March 31,2009

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Finance Panel Receives Update On Issues, Oversight of Troubled Asset Relief Program

Baucus presses witnesses on TARP engagements, encourages aggressive tracking of Americans’ tax dollars

Washington, DC – Senate Finance Committee Chairman Max Baucus (D-Mont.) today welcomed the first six-month update from witnesses representing the key oversight bodies responsible for tracking the use of taxpayer dollars as part of the U.S. Treasury Department’s Troubled Asset Relief Program (TARP). The TARP was created as part of the Emergency Economic Stabilization Act of 2008 (EESA) to help stabilize the U.S. financial sector and unlock credit markets. During the hearing, Baucus underscored the scope of the challenge in accounting for TARP funds and asked what additional authority is needed to better scrutinize the major areas of TARP involvement.

“This is one of the greatest oversight challenges in American history. It is critical that we understand how taxpayer money is being used, and we need to give the oversight bodies the right tools to be effective. I’m focused on making sure that these TARP funds are spent wisely and appropriately, and if that means leaning on the Treasury and Federal Reserve to be more forthcoming and transparent, then so be it,” Baucus said. “We owe it to the American people to clearly explain what’s going on here, to explain where their hard-earned dollars are going and why. The TARP program is now estimated to be nearly $3 trillion when funds from the Federal Reserve are added – that’s about the of last year’s entire Federal budget. Oversight by the Special Inspector General and others is essential to such a massive program. I’ve asked our witnesses to keep me informed about what Congress can do to help them get the job done.”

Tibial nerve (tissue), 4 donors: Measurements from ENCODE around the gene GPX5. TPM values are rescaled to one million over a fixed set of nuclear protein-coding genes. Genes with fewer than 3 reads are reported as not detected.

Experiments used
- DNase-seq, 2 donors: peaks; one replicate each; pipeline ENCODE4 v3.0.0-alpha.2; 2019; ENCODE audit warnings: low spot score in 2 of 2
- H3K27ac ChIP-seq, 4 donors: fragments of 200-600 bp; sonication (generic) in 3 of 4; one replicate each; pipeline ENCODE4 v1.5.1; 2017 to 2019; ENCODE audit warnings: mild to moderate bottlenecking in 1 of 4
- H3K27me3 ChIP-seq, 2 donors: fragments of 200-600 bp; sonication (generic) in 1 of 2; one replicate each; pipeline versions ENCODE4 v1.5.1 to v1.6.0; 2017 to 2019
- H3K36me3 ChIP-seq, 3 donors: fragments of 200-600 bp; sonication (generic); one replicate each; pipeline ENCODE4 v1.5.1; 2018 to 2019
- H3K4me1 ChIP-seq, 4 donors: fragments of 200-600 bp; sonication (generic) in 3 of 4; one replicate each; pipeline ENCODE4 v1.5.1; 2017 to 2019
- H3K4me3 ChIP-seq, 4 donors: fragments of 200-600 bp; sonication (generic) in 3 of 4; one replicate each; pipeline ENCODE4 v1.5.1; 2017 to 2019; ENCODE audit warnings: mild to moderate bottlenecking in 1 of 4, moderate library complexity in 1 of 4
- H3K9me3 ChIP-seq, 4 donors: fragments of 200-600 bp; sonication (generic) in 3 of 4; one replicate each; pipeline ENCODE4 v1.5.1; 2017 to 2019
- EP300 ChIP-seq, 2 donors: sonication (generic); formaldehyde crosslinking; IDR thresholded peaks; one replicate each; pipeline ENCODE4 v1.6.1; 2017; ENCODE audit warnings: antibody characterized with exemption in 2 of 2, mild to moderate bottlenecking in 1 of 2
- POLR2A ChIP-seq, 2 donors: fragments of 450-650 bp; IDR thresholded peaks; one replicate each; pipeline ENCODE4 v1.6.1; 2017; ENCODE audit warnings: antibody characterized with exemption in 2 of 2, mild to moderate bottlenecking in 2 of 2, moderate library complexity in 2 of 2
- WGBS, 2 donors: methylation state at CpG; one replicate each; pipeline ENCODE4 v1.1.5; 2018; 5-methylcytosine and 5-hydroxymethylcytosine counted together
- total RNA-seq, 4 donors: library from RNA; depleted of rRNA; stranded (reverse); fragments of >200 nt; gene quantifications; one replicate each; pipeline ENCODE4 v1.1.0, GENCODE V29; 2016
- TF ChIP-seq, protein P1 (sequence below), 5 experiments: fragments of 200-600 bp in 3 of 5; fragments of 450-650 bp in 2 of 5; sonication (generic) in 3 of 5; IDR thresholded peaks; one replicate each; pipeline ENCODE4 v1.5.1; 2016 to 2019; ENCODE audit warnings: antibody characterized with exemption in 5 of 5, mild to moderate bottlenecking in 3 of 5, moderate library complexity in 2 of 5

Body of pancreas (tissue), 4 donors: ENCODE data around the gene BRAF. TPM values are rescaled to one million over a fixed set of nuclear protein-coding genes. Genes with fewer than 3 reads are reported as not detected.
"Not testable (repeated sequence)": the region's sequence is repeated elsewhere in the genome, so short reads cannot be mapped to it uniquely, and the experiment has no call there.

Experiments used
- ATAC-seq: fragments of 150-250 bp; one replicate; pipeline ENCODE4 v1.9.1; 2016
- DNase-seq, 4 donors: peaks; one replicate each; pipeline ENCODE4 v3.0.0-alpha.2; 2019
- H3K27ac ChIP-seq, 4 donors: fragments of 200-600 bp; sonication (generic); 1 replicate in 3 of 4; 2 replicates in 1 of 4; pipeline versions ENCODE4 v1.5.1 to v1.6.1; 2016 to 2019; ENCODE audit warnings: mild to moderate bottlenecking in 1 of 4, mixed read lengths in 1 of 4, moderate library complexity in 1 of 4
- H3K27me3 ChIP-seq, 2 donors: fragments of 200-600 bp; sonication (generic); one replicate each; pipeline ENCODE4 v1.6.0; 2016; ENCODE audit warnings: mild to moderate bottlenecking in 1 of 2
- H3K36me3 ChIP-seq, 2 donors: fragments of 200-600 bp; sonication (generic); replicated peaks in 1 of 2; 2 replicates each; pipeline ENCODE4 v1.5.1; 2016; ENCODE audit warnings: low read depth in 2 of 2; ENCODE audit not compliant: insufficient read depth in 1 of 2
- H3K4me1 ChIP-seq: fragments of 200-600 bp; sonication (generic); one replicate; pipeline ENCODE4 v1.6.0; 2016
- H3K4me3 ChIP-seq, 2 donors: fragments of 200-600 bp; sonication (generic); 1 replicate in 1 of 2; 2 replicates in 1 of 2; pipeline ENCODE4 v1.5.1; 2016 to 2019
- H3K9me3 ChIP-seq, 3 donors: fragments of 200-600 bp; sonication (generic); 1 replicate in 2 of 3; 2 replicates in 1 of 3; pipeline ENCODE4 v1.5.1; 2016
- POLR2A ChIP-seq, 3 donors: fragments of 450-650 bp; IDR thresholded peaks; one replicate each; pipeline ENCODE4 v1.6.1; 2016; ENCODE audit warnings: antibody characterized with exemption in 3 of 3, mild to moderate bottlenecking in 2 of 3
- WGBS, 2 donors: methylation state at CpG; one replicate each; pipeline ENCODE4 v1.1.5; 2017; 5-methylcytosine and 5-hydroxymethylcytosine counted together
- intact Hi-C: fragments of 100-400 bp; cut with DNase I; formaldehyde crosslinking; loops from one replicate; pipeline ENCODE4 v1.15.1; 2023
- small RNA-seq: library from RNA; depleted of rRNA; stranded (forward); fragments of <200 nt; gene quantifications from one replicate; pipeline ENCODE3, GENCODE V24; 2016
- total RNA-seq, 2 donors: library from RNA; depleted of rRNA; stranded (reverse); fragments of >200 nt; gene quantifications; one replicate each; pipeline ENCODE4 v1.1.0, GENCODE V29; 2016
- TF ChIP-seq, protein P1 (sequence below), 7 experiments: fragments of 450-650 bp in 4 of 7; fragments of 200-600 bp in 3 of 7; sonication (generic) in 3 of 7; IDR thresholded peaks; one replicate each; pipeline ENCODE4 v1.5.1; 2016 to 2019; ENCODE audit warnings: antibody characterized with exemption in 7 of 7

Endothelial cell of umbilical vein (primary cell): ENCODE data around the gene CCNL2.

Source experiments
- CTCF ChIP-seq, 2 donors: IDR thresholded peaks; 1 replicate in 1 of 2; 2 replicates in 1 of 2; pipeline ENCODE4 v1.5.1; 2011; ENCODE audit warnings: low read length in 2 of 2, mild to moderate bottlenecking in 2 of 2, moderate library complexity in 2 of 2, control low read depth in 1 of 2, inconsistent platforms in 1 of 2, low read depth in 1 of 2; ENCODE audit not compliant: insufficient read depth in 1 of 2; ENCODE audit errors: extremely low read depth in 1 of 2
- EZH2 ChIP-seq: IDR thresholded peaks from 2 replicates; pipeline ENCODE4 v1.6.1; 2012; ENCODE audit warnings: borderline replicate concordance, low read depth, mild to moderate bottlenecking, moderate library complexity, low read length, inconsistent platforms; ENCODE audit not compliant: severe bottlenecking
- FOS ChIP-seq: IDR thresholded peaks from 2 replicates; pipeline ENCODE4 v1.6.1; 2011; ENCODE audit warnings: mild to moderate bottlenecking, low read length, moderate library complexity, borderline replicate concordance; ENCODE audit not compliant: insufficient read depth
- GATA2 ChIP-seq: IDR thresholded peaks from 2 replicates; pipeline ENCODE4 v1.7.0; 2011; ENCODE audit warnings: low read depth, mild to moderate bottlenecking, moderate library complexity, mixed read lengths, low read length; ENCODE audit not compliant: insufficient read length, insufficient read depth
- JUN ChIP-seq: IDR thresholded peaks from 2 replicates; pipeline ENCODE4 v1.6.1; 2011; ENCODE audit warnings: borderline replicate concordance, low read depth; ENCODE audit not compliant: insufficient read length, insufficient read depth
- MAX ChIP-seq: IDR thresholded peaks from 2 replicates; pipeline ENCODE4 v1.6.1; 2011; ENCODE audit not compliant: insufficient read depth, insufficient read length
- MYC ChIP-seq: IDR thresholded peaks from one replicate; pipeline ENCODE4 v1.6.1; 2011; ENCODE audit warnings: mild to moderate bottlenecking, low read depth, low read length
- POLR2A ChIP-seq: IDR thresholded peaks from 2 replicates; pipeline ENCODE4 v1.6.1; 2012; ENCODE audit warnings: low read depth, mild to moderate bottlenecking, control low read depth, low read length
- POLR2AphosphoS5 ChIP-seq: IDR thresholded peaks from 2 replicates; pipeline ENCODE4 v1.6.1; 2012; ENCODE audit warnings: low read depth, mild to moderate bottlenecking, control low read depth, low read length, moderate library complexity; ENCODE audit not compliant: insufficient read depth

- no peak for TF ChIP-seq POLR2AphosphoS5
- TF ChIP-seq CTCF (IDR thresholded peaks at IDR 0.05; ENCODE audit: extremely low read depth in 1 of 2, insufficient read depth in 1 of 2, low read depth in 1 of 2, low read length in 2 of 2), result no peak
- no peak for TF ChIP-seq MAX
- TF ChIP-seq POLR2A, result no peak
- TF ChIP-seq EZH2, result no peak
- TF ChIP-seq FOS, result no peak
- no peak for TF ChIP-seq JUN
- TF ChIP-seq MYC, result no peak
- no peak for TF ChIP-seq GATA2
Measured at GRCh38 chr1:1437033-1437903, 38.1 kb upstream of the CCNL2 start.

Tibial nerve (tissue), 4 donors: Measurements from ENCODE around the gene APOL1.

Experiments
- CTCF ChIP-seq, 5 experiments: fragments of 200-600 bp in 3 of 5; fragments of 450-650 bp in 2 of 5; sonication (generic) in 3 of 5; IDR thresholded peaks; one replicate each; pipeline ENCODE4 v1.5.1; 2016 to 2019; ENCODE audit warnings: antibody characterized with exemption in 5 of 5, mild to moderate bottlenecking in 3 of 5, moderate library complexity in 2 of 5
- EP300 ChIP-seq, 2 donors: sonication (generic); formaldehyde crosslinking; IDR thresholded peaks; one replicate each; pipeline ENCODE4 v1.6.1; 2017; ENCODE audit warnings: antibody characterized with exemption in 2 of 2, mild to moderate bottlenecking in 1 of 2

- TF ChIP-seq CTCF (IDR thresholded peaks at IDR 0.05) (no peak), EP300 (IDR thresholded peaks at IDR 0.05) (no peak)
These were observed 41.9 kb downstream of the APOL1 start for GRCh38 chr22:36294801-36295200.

Baucus also inquired whether guidelines were given to TARP participants regarding their use of Federal dollars. Neil Barofsky, Special Inspector General of the TARP, indicated that no guidelines had been provided by Treasury beyond certain restrictions on executive compensation paid by participating firms, a limitation that Baucus championed as part of EESA. Barofsky said some firms had used the money to increase lending as intended by the program, while others used funds to pay debts to other banks.
Additionally, Baucus asked if panelists were seeking details of payments made by American International Group (AIG) to its European counterparties, as well as information about excessive bonuses paid to employees. Senator Baucus and Senator Grassley recently introduced legislation to impose an excise tax on excessive bonuses paid by firms receiving TARP funds. Barofsky said his office intends to announce an audit of AIG this week.

Baucus was responsible for creating the independent office of TARP Special Inspector General to protect against waste, fraud, and abuse in the Treasury’s program.